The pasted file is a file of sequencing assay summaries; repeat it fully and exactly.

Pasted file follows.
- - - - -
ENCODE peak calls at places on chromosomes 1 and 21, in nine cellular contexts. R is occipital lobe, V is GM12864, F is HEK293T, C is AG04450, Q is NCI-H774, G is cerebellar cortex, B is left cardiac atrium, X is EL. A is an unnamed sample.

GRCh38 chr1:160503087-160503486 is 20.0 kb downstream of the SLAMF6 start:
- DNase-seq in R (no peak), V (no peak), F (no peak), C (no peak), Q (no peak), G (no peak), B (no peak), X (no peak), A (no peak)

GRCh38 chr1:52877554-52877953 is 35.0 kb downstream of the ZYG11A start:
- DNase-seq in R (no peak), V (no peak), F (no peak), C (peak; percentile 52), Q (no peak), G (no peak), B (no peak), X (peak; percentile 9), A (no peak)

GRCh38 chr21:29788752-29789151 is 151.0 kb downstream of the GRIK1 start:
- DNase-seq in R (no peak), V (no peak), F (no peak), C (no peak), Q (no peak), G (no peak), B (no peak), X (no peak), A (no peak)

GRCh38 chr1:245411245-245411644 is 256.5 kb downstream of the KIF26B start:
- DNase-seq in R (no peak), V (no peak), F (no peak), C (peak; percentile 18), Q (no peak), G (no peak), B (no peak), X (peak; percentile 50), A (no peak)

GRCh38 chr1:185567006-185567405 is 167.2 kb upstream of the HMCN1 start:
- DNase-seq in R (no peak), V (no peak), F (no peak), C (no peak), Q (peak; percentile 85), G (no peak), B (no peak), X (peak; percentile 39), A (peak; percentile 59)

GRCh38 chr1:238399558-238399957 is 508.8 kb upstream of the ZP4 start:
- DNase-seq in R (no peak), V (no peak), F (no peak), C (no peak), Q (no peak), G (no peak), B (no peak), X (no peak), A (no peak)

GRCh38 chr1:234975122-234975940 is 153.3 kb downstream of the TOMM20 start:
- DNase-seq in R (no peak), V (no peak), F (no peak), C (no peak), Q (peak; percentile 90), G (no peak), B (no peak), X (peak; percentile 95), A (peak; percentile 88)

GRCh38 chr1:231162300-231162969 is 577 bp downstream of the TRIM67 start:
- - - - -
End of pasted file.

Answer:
ENCODE peak calls at places on chromosomes 1 and 21, in nine cellular contexts. R is occipital lobe, V is GM12864, F is HEK293T, C is AG04450, Q is NCI-H774, G is cerebellar cortex, B is left cardiac atrium, X is EL. A is an unnamed sample.

GRCh38 chr1:160503087-160503486 is 20.0 kb downstream of the SLAMF6 start:
- DNase-seq in R (no peak), V (no peak), F (no peak), C (no peak), Q (no peak), G (no peak), B (no peak), X (no peak), A (no peak)

GRCh38 chr1:52877554-52877953 is 35.0 kb downstream of the ZYG11A start:
- DNase-seq in R (no peak), V (no peak), F (no peak), C (peak; percentile 52), Q (no peak), G (no peak), B (no peak), X (peak; percentile 9), A (no peak)

GRCh38 chr21:29788752-29789151 is 151.0 kb downstream of the GRIK1 start:
- DNase-seq in R (no peak), V (no peak), F (no peak), C (no peak), Q (no peak), G (no peak), B (no peak), X (no peak), A (no peak)

GRCh38 chr1:245411245-245411644 is 256.5 kb downstream of the KIF26B start:
- DNase-seq in R (no peak), V (no peak), F (no peak), C (peak; percentile 18), Q (no peak), G (no peak), B (no peak), X (peak; percentile 50), A (no peak)

GRCh38 chr1:185567006-185567405 is 167.2 kb upstream of the HMCN1 start:
- DNase-seq in R (no peak), V (no peak), F (no peak), C (no peak), Q (peak; percentile 85), G (no peak), B (no peak), X (peak; percentile 39), A (peak; percentile 59)

GRCh38 chr1:238399558-238399957 is 508.8 kb upstream of the ZP4 start:
- DNase-seq in R (no peak), V (no peak), F (no peak), C (no peak), Q (no peak), G (no peak), B (no peak), X (no peak), A (no peak)

GRCh38 chr1:234975122-234975940 is 153.3 kb downstream of the TOMM20 start:
- DNase-seq in R (no peak), V (no peak), F (no peak), C (no peak), Q (peak; percentile 90), G (no peak), B (no peak), X (peak; percentile 95), A (peak; percentile 88)

GRCh38 chr1:231162300-231162969 is 577 bp downstream of the TRIM67 start: